After a huge break from releasing originals, Cryptic Fate was back with their bang of releasing 25+ songs in one calendar year. After the huge success of their progressively-amazing 2nd album Danob, much to the disappointment of their fans, the band has declared to go with all-out heavy metal with less experimentation, resulting in the release of Bhorer Opekkha – the first track of the concept album Noy Maash, based on 1971’s Liberation War. After the release of the of the well-debated first track, the band came out with their second creation, Kal Boishakhi, from the album on April 30th – as promised.
Kal Boishakhi, unlike the name, failed to raise hell on earth. The song starts with heavy guitar riffs which carry forward to a phase of a laid-back feel of the track, with an interesting sound production overall. Although heavy, the song failed to bring anything new in terms of the guitar – not even with another display of dual guitar solo; a lot of the fans thought the transition from the bridge to the solo, with a guitar lick, was random and unnecessary. Nevertheless, the one constantly commendable part of the song was Mr. Shakib’s fingers hammering the bass, complimenting the heavy riffage perfectly. Maintaining the trademark Fate guitar-tone, the song progresses through common a verse-chorus-verse-bridge-solo-chorus structure, which saw a slight variation in terms of drum patterns – the band managed to experiment through a couple of new drum patterns, like the Joey Jordison trademark of tom-kick dual rolls, which tried to add some power to the song. In terms of content, the song is commendable on two grounds:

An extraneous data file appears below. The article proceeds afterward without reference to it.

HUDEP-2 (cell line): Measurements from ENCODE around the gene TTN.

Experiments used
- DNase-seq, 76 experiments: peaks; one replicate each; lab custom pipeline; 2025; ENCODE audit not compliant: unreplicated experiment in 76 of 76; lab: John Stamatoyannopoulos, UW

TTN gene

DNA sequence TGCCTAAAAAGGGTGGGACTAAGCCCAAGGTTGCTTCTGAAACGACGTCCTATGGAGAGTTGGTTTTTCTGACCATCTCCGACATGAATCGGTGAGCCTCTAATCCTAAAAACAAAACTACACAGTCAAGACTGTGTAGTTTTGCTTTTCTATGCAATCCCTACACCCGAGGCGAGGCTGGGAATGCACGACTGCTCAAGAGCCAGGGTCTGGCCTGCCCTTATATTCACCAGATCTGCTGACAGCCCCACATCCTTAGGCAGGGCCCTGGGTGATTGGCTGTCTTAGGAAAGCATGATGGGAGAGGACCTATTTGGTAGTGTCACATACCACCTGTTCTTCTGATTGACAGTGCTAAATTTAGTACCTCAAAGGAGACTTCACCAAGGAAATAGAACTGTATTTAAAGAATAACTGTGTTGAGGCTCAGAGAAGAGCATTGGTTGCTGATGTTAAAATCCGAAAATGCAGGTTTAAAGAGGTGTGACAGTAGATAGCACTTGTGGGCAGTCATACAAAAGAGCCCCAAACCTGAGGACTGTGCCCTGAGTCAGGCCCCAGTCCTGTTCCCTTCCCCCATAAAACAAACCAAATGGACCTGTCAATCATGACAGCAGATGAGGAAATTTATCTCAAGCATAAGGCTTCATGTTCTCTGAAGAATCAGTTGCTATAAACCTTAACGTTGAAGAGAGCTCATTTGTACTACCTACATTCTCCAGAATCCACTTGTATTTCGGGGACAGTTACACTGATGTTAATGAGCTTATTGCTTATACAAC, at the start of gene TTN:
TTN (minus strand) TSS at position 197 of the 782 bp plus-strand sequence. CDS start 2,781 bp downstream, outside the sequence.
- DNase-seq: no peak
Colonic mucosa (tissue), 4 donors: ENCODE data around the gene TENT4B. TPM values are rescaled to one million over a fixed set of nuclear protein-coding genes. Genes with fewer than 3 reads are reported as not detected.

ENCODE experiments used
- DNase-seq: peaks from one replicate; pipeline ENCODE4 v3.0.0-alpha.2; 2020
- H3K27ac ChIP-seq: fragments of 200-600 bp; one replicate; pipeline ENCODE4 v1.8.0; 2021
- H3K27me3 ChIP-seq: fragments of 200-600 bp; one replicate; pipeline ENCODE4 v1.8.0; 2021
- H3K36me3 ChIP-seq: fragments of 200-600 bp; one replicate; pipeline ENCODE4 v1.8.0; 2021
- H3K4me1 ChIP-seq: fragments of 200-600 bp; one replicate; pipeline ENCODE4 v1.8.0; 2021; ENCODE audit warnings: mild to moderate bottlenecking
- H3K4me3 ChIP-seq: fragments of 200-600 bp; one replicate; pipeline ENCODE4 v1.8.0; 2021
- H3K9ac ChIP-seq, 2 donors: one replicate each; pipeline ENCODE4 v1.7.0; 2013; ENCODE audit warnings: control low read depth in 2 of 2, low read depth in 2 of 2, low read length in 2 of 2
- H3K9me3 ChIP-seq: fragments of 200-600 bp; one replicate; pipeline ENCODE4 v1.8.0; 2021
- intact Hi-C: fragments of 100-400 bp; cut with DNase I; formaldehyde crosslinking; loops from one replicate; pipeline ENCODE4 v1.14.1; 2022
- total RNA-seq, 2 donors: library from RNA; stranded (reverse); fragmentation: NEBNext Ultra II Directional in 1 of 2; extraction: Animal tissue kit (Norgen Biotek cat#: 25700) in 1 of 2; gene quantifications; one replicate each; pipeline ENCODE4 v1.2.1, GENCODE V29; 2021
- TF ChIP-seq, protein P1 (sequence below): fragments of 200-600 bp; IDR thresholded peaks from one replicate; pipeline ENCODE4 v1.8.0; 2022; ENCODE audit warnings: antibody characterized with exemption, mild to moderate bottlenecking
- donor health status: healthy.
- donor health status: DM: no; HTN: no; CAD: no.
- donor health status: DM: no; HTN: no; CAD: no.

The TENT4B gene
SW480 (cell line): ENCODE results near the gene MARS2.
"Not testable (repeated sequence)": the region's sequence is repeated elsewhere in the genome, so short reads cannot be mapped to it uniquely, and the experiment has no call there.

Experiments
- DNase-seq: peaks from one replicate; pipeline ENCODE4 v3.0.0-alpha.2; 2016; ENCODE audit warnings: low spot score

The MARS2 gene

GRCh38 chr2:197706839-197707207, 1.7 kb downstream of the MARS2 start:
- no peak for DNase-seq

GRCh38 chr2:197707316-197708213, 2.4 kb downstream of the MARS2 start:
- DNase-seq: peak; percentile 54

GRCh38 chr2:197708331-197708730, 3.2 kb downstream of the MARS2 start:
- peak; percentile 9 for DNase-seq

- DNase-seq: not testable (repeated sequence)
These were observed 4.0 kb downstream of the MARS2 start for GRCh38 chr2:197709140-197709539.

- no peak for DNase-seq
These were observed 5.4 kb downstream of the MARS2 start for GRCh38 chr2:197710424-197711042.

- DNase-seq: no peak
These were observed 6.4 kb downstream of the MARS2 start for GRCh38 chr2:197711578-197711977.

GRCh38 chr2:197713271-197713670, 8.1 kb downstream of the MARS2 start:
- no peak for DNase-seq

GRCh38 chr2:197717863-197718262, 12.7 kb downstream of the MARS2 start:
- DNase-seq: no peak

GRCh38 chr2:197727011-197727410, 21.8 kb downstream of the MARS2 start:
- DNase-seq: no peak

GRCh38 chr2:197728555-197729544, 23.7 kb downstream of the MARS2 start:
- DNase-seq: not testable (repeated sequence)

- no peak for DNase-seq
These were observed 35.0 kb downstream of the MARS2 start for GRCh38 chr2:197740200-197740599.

1. The chorus, for its’ soothing transition and subtle harmonization of guitar and vocals at some parts.
2. The lyric, which is matured, unlike a few other Fate tracks, and is consistent with the theme of the album.
The song has disappointed Fate fans all round who expected a lot more from the band, not only after Danob, but because of the wide range of taste the band posses and expectations of something even heavier to the ears. All in all, the song sounds more like an experiment than an actual structured Fate track. We at youthsparks rate Kal Boishakhi a 6.5 out of 10.